Gold Goes Up, Down and Sideways|
July 19, 2013
Gold bullion closed the year 2012 with a new year-end record price of $1,675 an ounce. For all the world, the U.S. Mint sold over $2.4 billion in gold bullion coinage, down from $3.4 billion the year before, but still leaving the Mint as the world’s largest producer of gold and silver coins.
It also left collectors and investors confused today with gold some $400 lower, and no one quite sure which direction it will move from here.
If Santayana’s quote that those who ignore history are condemned to repeat it, it might be worthwhile to look at U.S. Mint minting statistics for gold and silver American Eagles (one ouncers), and see what they were last year and this year.
For 2013, the Mint has sold during the first half of the year some 564,000 one-ounce bullion pieces (In all of 2012, some 667,000 one-ounce gold coins were produced at the West Point Mint. (That means the Mint is producing at an 84 percent rate already this year).
For silver Eagles, with 33 million one- ounce pieces sold, the comparison point is 26 million in mid July ( 78 percent of the whole).
On Jan. 1, 2013, the price of precious metals included these snippets (which are compared with July 12, 2013, and the percentage change):
So gold, which was almost $1,700 an ounce (and above platinum in an unusual interface) is down by almost a quarter and silver has taken an even bigger hit. As usual, however, a six-month look is just one aspect of the story and that analysis by itself would be incomplete in reviewing how it impacts collectors and investors.
First, gold remains an asset of last resort (but less and less among everyday folk who see a rush towards silver as unlikely and seem to look at these numbers as a long-overdue correction. That also means that you have to take gold in an historical context, and its price over the long term – at least 40 to 50 years.
A 50-year overview of gold brings you back to 1963, when private gold ownership in the United States was illegal; where the open market price for it abroad was showing a fixed rate of $35 an ounce, and where the Bank of Nova Scotia was routinely (in its Sept. 10, 1963, price list, quoting for Aug. 13, 1963 price – the prices were so non-volatile that the prior list was for March 1963 – and U.S. double eagles (Liberty or Saint-Gaudens design) were being sold at $43.75 (buying same at $41.75).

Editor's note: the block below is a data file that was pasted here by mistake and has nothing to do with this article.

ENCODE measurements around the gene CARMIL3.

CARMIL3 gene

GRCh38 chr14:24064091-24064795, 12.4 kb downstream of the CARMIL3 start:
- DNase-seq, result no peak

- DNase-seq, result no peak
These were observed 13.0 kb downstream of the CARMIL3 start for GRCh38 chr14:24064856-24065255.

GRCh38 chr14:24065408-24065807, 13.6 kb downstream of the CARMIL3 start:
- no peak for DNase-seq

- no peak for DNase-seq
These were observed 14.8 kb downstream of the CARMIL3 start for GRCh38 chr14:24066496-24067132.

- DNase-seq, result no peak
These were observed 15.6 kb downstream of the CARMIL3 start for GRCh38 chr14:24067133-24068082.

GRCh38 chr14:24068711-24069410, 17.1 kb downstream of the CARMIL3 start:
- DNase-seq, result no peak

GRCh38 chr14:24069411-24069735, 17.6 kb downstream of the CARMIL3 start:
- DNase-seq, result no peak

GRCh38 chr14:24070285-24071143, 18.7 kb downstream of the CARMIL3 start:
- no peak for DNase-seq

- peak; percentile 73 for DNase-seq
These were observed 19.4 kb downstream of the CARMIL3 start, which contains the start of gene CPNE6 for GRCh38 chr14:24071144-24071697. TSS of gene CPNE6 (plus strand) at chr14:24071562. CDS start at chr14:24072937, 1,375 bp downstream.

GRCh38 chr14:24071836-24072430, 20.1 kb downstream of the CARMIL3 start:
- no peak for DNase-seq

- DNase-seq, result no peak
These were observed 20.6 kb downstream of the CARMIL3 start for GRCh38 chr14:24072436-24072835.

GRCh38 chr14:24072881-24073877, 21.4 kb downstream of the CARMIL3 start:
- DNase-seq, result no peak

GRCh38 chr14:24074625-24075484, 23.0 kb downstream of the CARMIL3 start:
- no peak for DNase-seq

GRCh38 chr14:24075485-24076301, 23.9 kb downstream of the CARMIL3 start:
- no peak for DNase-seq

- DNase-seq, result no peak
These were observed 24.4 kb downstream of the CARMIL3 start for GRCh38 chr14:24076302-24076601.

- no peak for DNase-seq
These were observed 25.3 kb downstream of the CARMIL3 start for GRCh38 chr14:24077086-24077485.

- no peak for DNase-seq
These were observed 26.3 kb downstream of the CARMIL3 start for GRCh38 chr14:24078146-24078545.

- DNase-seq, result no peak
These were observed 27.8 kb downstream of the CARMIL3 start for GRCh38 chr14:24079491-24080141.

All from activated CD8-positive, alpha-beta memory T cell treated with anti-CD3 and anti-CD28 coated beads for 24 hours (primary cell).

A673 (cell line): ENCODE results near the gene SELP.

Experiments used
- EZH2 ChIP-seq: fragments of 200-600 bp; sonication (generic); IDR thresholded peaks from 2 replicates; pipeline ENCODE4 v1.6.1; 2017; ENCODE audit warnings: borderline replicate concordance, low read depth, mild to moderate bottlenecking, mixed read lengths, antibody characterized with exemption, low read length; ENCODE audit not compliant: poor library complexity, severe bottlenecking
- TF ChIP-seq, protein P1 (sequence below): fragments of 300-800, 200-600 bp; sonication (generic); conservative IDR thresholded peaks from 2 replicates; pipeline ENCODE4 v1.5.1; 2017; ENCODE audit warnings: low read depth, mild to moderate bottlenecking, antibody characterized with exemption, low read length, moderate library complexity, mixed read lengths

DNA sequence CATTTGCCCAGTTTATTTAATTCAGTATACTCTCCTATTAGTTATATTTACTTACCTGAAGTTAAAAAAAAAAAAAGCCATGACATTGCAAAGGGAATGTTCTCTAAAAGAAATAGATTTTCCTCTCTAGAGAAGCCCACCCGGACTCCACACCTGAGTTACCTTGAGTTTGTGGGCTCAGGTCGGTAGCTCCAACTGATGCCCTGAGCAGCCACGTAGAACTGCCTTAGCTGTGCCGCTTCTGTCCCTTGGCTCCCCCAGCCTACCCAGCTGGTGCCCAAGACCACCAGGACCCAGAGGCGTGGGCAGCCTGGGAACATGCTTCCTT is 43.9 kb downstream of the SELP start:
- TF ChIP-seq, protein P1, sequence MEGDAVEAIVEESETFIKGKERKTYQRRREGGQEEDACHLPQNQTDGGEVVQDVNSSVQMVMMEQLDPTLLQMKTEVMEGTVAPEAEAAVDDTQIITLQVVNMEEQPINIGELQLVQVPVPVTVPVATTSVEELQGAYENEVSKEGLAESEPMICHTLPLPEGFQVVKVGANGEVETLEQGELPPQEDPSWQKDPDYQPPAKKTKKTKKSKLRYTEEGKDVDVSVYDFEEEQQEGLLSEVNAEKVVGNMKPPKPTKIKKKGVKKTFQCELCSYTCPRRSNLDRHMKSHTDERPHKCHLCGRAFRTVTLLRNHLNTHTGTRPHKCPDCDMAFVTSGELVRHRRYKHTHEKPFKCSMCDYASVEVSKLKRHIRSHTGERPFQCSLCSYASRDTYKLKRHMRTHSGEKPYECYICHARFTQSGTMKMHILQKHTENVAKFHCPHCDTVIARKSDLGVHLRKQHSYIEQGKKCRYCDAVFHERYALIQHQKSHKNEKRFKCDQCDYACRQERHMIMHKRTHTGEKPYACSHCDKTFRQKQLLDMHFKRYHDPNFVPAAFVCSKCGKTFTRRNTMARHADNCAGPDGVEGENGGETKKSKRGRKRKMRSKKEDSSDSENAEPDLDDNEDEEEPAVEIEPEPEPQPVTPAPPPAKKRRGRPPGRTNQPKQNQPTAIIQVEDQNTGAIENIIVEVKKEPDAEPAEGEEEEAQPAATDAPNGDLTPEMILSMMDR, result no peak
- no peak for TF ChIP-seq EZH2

By the way, British sovereigns were being sold by the bank at $10.10 (Bank of Nova Scotia routinely bought (U.S. permissible dates, which were prior to 1959. Old sovereigns were the same price. French 20 francs at $9.25 sell, $6.53 buy reflect the period as I remember it.
By 1968, gold had split into a two-tiered system – a prelude for today – and so it stayed. On Jan. 16, 1970, the officials saw the price of gold decline to $34.90 an ounce below the official price), but since then, it has not been necessary to look back.
It is more convenient to start a look back at 1978 because what is in-between is mostly official actions: gold’s price is raised first to $38 an ounce from $35 (an 8.5 percent devaluation of the dollar, and then another change to $42.22 per troy ounce, a de facto 11 percent devaluation. What is the relevance of this?
It remains the way the U.S. dollar is valued even today. The United States has gold reserves of 261,498,926.247 troy ounces of gold worth $11.041 billion at the still official price of $42.22 an ounce, according to figures regularly published by the Treasury Department (The simple division shows that its value is $42.22 an ounce) for about 8,133 metric tons of gold.
That means (roughly) that you can take the official price, multiply it by 40, and you have the fair market value. (It also values the U.S. gold reserves at $441 billion.) The World Bank (International Monetary Fund) also values its gold artificially low. It recognizes U.S. preeminence. Which is obvious in looking at world reserves.
Of the top 15 international reserves, the U.S. greatly outnumbers rivals: U.S. (261 million troy ounces), Germany (109 million ounces), International Monetary Fund (90 million troy ounces), Switzerland (33 million ounces) and the European Central Bank (16 million troy ounces).
Significant is a recent the claim that central banks have “lost” money on the decline to $1,280 an ounce. I am reminded that you do not lose money as the market goes up, down or sideway as – only when you buy or sell. And U.S. holdings remain static and have for decades – leaving the U.S. heavily stored in gold and selling it as manufactured goods (coins) at a substantial profit.
Demand for U.S. bullion coins might have slowed in 2012 after two years of significant growth – but even so, the Mint sold almost 35 million troy ounces of gold and silver bullion coins worth $2.5 billion in Fiscal 2012. (On these sales, net income was $28.4 million – about 1.136 percent (small margin indeed, but a rich reward).
So even as the market goes sideways, up and down, expect U.S. Mint products to feed into it – and for many numismatic and bullion products to keep on coming.
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